And they shall say, when Richard me begot, If thou hadst said him nay, it had been sin: Who says it was, he lies; I say, 'twas not.


ACT II. scene I. France. Before the Walls of Angiers. Enter, on one side, the Archduke of Austria, and

Forces; on the other, Philip, King of France, and Forces; LEWIS, CONSTANCE, ARTHUR, and Attendants.

Lew. Before Angiers well mét, brave Austria.Arthur, that great forerunner of thy blood, Richard, that robb’d the lion of his heart, And fought the holy wars in Palestine,

By ibu tave duke came early to his grave : And, for a nends to his posterity, At our importance, hither is be come, To spread his colours, boy, in thy behalf; And to rebuke the usurpation Of thy unnatural uncle, English John: Embrace him, love him, give him welcome

hither. Arth. Gọd shall forgive you Cœur-de-lion's

death, The rather, that you give his offspring life, Shadowing their right under your wings of war: I give you welcome with a powerless hand, But with a heart full of onstained love: Welcome before the gates of Angiers, duke. Lew. A noble boy! Who would not do thee

right? Aust. Upon thy cheek lay I this zealous kiss, As seal to this indenture of my love; That to my home I will no more return, Till Angiers, and the right thou hast in France, Together with that pale, that white-fac'd shore, Whose foot spurns back the ocean's roaring tides, And coops from other lands her islanders, Even till that England, hedg'd in with the main, That water-walled bulwark, still secure And confident from foreign purposes, Even till that utmost corner of the west Salute thee for her king: till then, fair boy, Will I not think of home, but follow arms. Const, 0, take his mother's thanks, a widow's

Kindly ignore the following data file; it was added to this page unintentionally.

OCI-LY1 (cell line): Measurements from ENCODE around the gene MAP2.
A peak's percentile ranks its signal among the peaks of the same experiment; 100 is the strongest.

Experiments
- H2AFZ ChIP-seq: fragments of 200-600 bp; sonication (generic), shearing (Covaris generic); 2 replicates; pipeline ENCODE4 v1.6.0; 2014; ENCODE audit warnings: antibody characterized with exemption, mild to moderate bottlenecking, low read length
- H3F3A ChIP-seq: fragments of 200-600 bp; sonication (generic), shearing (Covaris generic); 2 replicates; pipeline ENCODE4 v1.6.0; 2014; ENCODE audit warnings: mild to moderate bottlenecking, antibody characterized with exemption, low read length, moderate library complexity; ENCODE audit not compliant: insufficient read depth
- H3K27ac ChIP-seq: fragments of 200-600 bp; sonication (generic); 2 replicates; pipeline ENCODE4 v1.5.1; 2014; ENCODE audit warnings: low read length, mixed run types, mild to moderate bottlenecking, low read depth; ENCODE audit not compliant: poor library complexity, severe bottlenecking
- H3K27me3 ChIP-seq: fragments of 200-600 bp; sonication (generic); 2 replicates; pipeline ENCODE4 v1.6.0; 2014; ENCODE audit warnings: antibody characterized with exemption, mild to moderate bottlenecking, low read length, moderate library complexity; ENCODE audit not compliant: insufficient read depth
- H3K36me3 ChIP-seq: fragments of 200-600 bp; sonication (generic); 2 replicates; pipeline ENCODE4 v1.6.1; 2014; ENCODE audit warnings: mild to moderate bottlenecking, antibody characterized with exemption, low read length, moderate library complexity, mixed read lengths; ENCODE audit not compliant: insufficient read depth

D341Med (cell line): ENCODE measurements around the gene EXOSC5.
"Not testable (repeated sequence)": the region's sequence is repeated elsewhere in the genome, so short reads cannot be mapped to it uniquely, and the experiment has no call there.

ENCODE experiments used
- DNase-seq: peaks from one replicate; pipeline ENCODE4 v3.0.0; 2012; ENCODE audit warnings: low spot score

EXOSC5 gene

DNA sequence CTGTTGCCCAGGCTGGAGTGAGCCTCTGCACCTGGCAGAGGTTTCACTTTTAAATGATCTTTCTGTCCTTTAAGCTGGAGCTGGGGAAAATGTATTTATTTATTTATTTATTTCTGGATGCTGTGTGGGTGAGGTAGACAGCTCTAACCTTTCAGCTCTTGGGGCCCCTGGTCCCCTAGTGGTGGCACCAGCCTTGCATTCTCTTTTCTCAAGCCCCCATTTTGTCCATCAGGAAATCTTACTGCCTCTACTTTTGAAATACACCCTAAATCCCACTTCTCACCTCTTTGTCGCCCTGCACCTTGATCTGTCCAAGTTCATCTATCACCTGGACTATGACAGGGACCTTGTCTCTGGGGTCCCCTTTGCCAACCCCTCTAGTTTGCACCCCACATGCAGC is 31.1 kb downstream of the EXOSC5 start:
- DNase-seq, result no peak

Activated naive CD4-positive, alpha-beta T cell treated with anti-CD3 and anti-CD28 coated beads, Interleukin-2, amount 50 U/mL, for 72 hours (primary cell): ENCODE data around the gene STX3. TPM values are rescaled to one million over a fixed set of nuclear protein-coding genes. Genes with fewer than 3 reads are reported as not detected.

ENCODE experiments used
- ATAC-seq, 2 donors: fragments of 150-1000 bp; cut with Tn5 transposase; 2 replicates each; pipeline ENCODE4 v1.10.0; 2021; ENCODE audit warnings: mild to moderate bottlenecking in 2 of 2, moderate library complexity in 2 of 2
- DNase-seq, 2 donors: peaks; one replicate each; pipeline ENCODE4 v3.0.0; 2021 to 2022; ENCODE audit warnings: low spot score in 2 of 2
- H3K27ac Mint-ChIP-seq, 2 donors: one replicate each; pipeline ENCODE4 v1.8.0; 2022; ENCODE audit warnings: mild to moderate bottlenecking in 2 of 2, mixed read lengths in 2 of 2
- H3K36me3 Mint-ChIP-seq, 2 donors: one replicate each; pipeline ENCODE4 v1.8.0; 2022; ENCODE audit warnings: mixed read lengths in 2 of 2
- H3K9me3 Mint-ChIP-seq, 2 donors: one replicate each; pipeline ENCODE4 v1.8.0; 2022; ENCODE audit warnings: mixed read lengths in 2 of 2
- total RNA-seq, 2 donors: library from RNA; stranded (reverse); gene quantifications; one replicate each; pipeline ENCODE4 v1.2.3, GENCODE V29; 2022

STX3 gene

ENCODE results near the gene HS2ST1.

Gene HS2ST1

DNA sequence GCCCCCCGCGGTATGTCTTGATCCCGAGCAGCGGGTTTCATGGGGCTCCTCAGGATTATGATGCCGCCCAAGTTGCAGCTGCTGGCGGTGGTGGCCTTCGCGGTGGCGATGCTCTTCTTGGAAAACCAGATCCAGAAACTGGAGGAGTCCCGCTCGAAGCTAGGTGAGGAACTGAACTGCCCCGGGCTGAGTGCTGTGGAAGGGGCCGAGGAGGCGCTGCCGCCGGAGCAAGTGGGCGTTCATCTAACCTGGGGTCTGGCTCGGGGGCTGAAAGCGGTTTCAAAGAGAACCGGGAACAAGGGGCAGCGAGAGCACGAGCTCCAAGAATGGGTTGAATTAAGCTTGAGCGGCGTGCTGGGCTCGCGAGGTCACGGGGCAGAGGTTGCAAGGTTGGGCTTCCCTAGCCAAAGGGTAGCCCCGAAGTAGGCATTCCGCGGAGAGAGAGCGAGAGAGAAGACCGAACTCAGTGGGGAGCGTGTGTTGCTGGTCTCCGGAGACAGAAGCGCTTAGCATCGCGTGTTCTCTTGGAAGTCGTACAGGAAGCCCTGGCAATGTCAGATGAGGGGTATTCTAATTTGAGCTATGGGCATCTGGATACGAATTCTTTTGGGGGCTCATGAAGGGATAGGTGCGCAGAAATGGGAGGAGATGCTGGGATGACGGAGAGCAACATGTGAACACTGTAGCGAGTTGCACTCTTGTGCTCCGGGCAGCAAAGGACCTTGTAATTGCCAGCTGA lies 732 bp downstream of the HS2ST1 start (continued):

thanks, Till your strong hand shall help to give him

strength, To make a more requital to your love. Aust. The peace of heaven is theirs, that lift

their swords In such a just and charitable war. K. Phi. Well then, to work; our cannon sball

be bent Against the brows of this resisting town.-Call for our chiefest men of discipline, To cull the plots of best advantages : We'll lay before this town our royal bones, Wade to the market-place in Frenchmen's blood, But we will make it subject to this boy.

Const. Stay for an answer to your embassy,
Lest unadvis'd you stain your swords with blood:
My Lord Chatillon may from England bring
That right in peace, which here we urge in war:
And then we shall repent each drop of blood,
That hot rash haste so indirectly shed.

K. Phi. A wonder, lady!-lo, upon thy wish,
Our messenger Chatillon is arriv'd.-
What England says, say briefly, gentle lord,
We coldly pause for thee; Chatillon, speak.
Chat. Then turn your forces from this paltry

And stir them up against a mightier task.
England, impatient of your just demands,
Hath put himself in arms; the adverse winds,
Whose leisure I have staid, have given him time
To land his legions all as soon as I:
His marches are expedient to this town,
His forces strong, his soldiers confident.
With him along is come the mother-queen,
An Ate, stirring him to blood and strife :
With her her piece, the Lady Blanch of Spain;
With them a bastard of the king deceas'd:
And all the unsettled humours of the land,
Rash, inconsiderate, fiery voluntaries,
With ladies' faces, and fierce dragons' spleens,
Have sold their fortunes at their native homes,
Bearing their birthrights proudly on their backs,
To make a hazard of new fortunes here.
In brief, a braver choice of dauntless spirits,
Than now, the English bottoms have waft o'er,
Did never float upon the swelling tide,
To do offence and scath in Christendom.
The interruption of their churlish drums

[Drums beat.
Cuts off more circumstance; they are at hand,
To parley, or to fight; therefore, prepare.
K. Phi. How much'unlook'd for is this expe-

dition !
Aust. By how much unexpected, by so much
We must awake endeavour for defence;
For courage mounteth with occasion :
Let them be welcome then, we are prepar'd.

T 11